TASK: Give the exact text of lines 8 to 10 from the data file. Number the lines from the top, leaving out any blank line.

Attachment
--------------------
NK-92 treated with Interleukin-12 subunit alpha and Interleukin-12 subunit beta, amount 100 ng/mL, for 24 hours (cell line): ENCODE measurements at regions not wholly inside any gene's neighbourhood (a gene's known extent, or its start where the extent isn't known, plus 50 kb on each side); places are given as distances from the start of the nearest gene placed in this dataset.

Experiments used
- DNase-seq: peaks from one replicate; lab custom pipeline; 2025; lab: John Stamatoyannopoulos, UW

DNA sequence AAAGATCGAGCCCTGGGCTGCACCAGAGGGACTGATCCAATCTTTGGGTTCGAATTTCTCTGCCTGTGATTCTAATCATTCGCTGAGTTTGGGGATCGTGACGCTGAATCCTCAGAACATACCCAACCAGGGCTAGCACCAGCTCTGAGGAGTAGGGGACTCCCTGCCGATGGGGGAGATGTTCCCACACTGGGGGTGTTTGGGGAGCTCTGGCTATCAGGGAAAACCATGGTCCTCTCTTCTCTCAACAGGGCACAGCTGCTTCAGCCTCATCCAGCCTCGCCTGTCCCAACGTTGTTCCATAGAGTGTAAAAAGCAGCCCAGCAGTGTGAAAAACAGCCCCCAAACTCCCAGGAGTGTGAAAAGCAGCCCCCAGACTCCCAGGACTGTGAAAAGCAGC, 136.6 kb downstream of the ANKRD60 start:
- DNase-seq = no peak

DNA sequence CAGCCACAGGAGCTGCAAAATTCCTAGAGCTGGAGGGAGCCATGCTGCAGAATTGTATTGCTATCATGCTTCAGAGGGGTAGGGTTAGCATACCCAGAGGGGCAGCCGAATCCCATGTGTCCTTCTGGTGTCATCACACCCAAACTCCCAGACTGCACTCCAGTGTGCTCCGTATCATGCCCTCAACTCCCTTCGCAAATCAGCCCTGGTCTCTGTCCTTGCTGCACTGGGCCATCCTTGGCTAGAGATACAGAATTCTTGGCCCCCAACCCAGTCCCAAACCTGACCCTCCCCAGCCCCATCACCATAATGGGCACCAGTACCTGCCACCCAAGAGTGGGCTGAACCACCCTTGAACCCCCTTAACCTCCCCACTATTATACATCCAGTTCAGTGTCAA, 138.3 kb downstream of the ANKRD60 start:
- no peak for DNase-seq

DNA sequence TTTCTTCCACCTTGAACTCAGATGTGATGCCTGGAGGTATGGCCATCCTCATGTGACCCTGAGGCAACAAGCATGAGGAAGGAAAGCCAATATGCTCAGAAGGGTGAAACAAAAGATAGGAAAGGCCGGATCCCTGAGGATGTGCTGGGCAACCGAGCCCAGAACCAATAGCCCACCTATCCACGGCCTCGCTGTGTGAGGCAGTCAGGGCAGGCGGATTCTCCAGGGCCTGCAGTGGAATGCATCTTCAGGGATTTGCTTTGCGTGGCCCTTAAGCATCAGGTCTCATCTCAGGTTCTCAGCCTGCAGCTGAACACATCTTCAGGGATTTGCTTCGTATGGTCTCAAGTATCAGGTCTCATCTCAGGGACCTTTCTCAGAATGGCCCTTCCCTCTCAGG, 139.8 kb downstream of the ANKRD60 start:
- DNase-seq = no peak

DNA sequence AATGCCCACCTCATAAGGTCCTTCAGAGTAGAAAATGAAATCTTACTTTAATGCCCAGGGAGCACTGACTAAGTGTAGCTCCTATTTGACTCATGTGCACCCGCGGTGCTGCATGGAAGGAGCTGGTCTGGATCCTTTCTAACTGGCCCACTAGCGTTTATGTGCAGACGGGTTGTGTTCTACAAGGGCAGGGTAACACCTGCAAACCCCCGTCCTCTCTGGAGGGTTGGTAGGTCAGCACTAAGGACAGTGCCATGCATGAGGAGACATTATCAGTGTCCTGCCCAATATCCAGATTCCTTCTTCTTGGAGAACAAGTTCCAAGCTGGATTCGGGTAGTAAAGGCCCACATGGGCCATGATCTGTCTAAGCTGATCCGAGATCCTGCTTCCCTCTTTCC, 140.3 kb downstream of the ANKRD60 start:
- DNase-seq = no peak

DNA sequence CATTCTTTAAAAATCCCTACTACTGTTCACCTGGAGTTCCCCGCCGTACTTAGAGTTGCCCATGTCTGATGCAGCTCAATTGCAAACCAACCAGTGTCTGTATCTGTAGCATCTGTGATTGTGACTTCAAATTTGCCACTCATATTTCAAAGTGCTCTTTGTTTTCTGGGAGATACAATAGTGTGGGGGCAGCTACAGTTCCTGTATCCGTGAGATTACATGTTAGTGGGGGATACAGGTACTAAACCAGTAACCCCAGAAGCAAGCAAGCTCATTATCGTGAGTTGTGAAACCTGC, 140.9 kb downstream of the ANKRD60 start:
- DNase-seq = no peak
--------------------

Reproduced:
DNA sequence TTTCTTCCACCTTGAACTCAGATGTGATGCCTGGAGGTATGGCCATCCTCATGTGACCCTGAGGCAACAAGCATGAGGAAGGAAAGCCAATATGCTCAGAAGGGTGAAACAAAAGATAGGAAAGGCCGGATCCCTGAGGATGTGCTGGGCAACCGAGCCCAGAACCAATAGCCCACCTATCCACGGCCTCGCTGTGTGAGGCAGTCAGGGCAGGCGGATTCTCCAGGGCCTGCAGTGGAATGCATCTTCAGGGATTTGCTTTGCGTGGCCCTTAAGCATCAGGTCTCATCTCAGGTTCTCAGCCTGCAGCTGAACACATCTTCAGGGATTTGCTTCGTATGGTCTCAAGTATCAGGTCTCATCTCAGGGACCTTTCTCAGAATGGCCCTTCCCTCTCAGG, 139.8 kb downstream of the ANKRD60 start:
- DNase-seq = no peak

DNA sequence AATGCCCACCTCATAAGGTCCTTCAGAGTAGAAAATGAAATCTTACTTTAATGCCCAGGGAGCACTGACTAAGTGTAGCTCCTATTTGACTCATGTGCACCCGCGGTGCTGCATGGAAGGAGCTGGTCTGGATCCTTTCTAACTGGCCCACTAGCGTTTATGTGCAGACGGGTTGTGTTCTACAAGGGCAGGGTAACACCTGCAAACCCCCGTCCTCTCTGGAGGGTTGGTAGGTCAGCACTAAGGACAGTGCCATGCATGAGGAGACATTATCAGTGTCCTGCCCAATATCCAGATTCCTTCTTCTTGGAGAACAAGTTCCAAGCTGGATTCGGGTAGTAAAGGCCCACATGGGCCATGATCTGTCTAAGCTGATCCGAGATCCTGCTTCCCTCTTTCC, 140.3 kb downstream of the ANKRD60 start: